Local News

Local news

Scott Willis / WAER News

The state of New York is partnering with communication companies as part of a continuing effort to push broadband into more isolated areas.  Without broadband, people in these areas rely on dial-up internet, which means lower transfer speeds and available bandwidth.

Bob Gates

More than 100 acres of land on a hilltop in Cazenovia with walking trails and an extensive display of art sculptures will be able to continue following a generous gift left behind by one of its founders.  The place is known as Stone Quarry Hill Art Park.  Friends of Dorothy Riester say that she viewed - life itself - as a work of art.  Longtime friend and Stone Quarry Hill Art Park Historian Steven Waldron recalls a particular visit with Dorothy.

Kijin Higashibaba

The original construction of Interstate 81 through Syracuse changed the city and region forever. Now there are plans to tear down the highway and there are some who see the replacement process as a chance to help Syracuse’s poverty problem.  The highway and poverty are linked in surprising ways, WAER's Kijin Higashibaba reports in Part 2 of their examination of I-81 and poverty. 

Go to citylimitsproject.org to hear the full, unabridged version of this episode. 

Scott Willis/WAER News

Advocates for criminal justice reform in Onondaga County want the system to be more fair. They’re concerned with how people of color and people without resources are treated.  When people are a waiting trial, Retired judge Langston McKinney says many find themselves locked up unnecessarily.  He argues judges don’t always understand bail. 

City Limits: I-81 And Racial Segregation In Syracuse

Mar 7, 2018

Interstate 81 that runs through Syracuse has outlived its useful life and there are plans to tear it down. What comes next is a very hot topic at the moment. There are some who see the future of the highway as an opportunity to make a difference in the staggering racial segregation and poverty in the city. As a part of WAER's Poverty Project, Kijin Higashibaba look into the highway's past to understand why. 

Go to citylimitsproject.org to hear the full, unabridged version of this episode. 

Leo Tully / WAER News

Mayor Ben Walsh put his mark on history this morning by signing his name in Syracuse’s Mayoral Autograph Book in the Onondaga Historical Association Museum. The signature marks the 52nd to be added since Syracuse’s first mayor, Harvey Baldwin, added his autograph in 1848.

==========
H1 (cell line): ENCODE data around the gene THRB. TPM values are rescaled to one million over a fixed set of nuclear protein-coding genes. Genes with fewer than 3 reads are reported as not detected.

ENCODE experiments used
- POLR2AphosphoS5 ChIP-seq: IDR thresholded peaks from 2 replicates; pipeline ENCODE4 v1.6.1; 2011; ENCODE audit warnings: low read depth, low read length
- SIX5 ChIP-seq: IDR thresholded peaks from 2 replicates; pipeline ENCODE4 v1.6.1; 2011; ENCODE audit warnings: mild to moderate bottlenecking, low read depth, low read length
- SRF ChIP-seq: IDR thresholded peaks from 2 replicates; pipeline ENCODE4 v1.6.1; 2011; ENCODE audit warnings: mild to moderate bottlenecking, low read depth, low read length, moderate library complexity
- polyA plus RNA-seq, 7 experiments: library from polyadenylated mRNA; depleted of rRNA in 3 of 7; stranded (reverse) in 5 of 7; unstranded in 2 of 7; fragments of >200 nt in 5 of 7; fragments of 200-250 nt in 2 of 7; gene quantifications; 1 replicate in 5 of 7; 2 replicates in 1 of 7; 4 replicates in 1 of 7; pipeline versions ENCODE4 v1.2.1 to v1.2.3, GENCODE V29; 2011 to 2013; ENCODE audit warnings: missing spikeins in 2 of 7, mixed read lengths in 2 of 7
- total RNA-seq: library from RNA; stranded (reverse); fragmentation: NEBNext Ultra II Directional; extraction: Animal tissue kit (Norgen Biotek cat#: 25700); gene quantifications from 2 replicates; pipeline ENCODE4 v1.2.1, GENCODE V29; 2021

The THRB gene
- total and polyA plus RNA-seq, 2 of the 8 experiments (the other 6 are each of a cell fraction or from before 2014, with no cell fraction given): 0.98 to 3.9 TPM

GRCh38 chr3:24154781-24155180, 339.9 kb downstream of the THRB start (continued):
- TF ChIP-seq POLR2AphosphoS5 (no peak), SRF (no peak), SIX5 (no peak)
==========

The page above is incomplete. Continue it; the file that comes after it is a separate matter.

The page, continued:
Walsh’s name also sits alongside his grandfather’s, William Walsh, who served as the 48th mayor of Syracuse from 1962 to 1969. 

Jubilee Initiative Hosts Vigil to Honor Florida Shooting Victims

Feb 19, 2018
Lileana Pearson / WAER NEWS

A group of Syracuse residents are saying thoughts and prayers are not enough in the wake of last week’s Florida school shooting. Instead, they are getting out into the community to discover what they can do to help.

This past Saturday, a group of peace activists called the Jubilee Initiative hosted a vigil in honor of those affected by the Florida school shooting.  Several Syracuse residents gathered at Willow Bay on Onondaga Lake to pay their respects to those whose lives were lost, but more importantly, to start a conversation about safety in schools.

Chris Bolt/WAER News

Can your smart phone make you safer in the City of Syracuse?  Mayor Ben Walsh joined members of the Syracuse Police Department to roll out new technology to help reduce crime and improve community relations. You might have a phone app to find your way around or get a ride, maybe check the weather or play a game. Deputy Chief Joe Cecile wants you to get another app for community benefit.


An Associate Political Science Professor at Syracuse University’s Maxwell School says both Republicans and Democrats should be able to come together on reaching an immigration deal.  Elizabeth Cohen thinks that President Trump isn’t providing a clear picture of what U.S. immigration really resembles and she feels that he continues to portray immigrants as criminals.

John Smith / WAER News

It’s National ‘Go Red for Women Day’ and aside from Central New Yorkers wearing red, you might have noticed many of the buildings around the City of Syracuse lit-up in red to raise awareness and funds to fight cardiovascular disease.  According to the American Heart Association, only 17 percent of women consider heart disease to be the greatest health problem in America today.  Local spokesperson Kristy Smorol is determined to defeat the number one killer of women.